Beginning the drive through South Dakota, directly east to west, we had no idea what was in store. It was early in the morning, the sun was shining, and thus began our roadside entertainment. For the next few hundred miles, our view was ambushed by advertisements for different towns along the way. When you get really bored and you’re driving on the same interstate for 350+ miles you find yourself getting heavily invested in the signage around you. Jenny, for example, became obsessed with the idea of ‘1880’s Town’, some Western village we would eventually drive by. The hype for 1880’s Town was growing with every sign as we drew closer. So we went. Exploring our wild western alter egos for an hour or so.
But the real hype brought us to ‘Wall Drug’. “Voted the best town by the New York Times” “Wall Drug or Bust” “Free Ice Water at Wall Drug” - THAT Wall Drug. We were confused and also convinced we would never want to leave Wall Drug. It had EVERYTHING. To some extent, we were surprised by the lackluster Wall Drug actually was, but not really. It was filled with colorful cowboy boots and Wall Drug trinkets. That’s all. Wall Drug: A Bust.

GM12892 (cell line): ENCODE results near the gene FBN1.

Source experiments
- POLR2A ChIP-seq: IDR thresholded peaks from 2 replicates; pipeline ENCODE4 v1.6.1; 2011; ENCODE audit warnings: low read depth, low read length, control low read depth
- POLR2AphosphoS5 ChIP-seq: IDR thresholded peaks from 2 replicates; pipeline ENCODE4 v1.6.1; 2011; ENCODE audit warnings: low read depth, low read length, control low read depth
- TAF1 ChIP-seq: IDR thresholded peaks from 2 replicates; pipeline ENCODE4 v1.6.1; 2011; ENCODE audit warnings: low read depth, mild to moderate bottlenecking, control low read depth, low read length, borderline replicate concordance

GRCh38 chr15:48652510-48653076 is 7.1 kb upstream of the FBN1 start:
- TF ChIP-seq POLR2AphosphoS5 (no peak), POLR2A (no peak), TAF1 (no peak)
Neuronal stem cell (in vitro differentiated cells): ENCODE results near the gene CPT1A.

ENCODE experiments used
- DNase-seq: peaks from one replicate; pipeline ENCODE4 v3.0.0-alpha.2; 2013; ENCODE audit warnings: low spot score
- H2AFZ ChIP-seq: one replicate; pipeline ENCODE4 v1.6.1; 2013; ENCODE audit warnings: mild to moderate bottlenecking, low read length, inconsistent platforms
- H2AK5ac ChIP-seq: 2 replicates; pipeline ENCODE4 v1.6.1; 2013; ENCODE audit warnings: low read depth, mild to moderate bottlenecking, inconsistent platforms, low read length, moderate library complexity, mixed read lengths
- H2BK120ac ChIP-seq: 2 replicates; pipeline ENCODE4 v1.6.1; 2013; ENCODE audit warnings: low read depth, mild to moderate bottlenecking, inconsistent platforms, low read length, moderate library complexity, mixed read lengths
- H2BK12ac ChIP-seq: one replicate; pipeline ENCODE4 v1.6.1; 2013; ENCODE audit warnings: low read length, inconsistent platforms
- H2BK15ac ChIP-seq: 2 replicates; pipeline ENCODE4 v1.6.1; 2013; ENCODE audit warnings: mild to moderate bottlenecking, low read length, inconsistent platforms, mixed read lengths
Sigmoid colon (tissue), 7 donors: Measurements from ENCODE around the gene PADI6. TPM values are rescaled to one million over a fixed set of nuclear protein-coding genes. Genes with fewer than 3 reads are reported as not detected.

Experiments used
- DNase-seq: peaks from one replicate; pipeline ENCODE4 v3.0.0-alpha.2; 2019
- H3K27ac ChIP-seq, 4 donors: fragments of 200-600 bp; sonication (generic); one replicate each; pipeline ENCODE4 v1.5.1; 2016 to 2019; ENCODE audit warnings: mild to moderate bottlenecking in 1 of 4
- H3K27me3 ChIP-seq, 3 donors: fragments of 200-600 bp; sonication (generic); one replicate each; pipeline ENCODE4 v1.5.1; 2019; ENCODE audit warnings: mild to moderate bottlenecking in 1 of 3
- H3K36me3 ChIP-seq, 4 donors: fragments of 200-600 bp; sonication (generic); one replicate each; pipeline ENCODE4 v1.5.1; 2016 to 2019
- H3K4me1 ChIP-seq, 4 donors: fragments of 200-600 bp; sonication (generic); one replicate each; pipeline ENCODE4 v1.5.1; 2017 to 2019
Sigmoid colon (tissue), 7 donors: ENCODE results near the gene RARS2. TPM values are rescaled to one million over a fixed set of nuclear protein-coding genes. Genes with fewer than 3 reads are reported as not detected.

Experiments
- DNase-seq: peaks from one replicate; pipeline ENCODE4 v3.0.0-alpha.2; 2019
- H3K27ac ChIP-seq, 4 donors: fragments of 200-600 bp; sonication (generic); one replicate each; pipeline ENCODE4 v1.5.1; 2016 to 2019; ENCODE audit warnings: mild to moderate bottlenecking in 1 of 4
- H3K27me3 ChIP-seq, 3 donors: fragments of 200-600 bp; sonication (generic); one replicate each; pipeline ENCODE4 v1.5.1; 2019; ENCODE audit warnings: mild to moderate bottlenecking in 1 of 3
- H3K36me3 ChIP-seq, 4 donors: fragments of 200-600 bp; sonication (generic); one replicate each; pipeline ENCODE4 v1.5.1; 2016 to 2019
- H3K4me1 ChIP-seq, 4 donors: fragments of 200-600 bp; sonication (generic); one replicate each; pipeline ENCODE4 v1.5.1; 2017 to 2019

Side note: You know you found a good friend when she’s driving you down some foreign territory in South Dakota and she pulls over on the highway so you can pick some wild sunflowers out of the fields that you won’t stop talking about. It was also understandable when she threw them out of the car because they brought in many, many bugs.
Sprinting out of Wall Drug territory, we then drove to what the locals call, ‘The Faces’. Yep, our country’s mountain of gray presidential faces. Clad in plaid, we paid our respects to the beautiful faces of our country's forefathers.
We spent that night camping in Custer State Park in the Black Hills National Forest. We got there with enough daylight to pitch camp and attempt making a skillet of s’mores over a fire like a true boy scout. It kind of worked.